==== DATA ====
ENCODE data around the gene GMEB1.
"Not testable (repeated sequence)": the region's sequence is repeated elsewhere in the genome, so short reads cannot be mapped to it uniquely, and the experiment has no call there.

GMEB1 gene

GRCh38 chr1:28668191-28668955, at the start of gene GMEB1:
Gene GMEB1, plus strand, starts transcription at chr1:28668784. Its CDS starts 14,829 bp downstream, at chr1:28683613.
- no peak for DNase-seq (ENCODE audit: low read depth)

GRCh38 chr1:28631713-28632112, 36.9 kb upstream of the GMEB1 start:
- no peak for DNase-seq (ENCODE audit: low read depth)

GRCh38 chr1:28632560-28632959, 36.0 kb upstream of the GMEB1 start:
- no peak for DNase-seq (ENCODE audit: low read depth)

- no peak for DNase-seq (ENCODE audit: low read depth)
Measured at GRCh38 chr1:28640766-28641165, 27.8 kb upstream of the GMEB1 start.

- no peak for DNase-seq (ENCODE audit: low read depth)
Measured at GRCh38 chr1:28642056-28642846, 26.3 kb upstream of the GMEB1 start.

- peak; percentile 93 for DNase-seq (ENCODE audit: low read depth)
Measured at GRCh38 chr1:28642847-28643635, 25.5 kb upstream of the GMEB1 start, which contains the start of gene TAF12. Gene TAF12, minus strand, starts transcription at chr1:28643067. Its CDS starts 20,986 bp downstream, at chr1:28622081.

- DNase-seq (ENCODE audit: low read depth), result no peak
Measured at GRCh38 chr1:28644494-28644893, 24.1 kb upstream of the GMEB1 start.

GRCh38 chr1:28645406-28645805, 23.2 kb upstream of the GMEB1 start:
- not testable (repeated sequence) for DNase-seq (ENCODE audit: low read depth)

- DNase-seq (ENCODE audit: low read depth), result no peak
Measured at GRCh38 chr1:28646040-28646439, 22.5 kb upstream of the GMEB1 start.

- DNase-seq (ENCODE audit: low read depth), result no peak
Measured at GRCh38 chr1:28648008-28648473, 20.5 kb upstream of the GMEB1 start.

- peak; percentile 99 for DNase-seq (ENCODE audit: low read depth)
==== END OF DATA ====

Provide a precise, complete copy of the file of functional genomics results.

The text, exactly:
ENCODE data around the gene GMEB1.
"Not testable (repeated sequence)": the region's sequence is repeated elsewhere in the genome, so short reads cannot be mapped to it uniquely, and the experiment has no call there.

GMEB1 gene

GRCh38 chr1:28668191-28668955, at the start of gene GMEB1:
Gene GMEB1, plus strand, starts transcription at chr1:28668784. Its CDS starts 14,829 bp downstream, at chr1:28683613.
- no peak for DNase-seq (ENCODE audit: low read depth)

GRCh38 chr1:28631713-28632112, 36.9 kb upstream of the GMEB1 start:
- no peak for DNase-seq (ENCODE audit: low read depth)

GRCh38 chr1:28632560-28632959, 36.0 kb upstream of the GMEB1 start:
- no peak for DNase-seq (ENCODE audit: low read depth)

- no peak for DNase-seq (ENCODE audit: low read depth)
Measured at GRCh38 chr1:28640766-28641165, 27.8 kb upstream of the GMEB1 start.

- no peak for DNase-seq (ENCODE audit: low read depth)
Measured at GRCh38 chr1:28642056-28642846, 26.3 kb upstream of the GMEB1 start.

- peak; percentile 93 for DNase-seq (ENCODE audit: low read depth)
Measured at GRCh38 chr1:28642847-28643635, 25.5 kb upstream of the GMEB1 start, which contains the start of gene TAF12. Gene TAF12, minus strand, starts transcription at chr1:28643067. Its CDS starts 20,986 bp downstream, at chr1:28622081.

- DNase-seq (ENCODE audit: low read depth), result no peak
Measured at GRCh38 chr1:28644494-28644893, 24.1 kb upstream of the GMEB1 start.

GRCh38 chr1:28645406-28645805, 23.2 kb upstream of the GMEB1 start:
- not testable (repeated sequence) for DNase-seq (ENCODE audit: low read depth)

- DNase-seq (ENCODE audit: low read depth), result no peak
Measured at GRCh38 chr1:28646040-28646439, 22.5 kb upstream of the GMEB1 start.

- DNase-seq (ENCODE audit: low read depth), result no peak
Measured at GRCh38 chr1:28648008-28648473, 20.5 kb upstream of the GMEB1 start.

- peak; percentile 99 for DNase-seq (ENCODE audit: low read depth)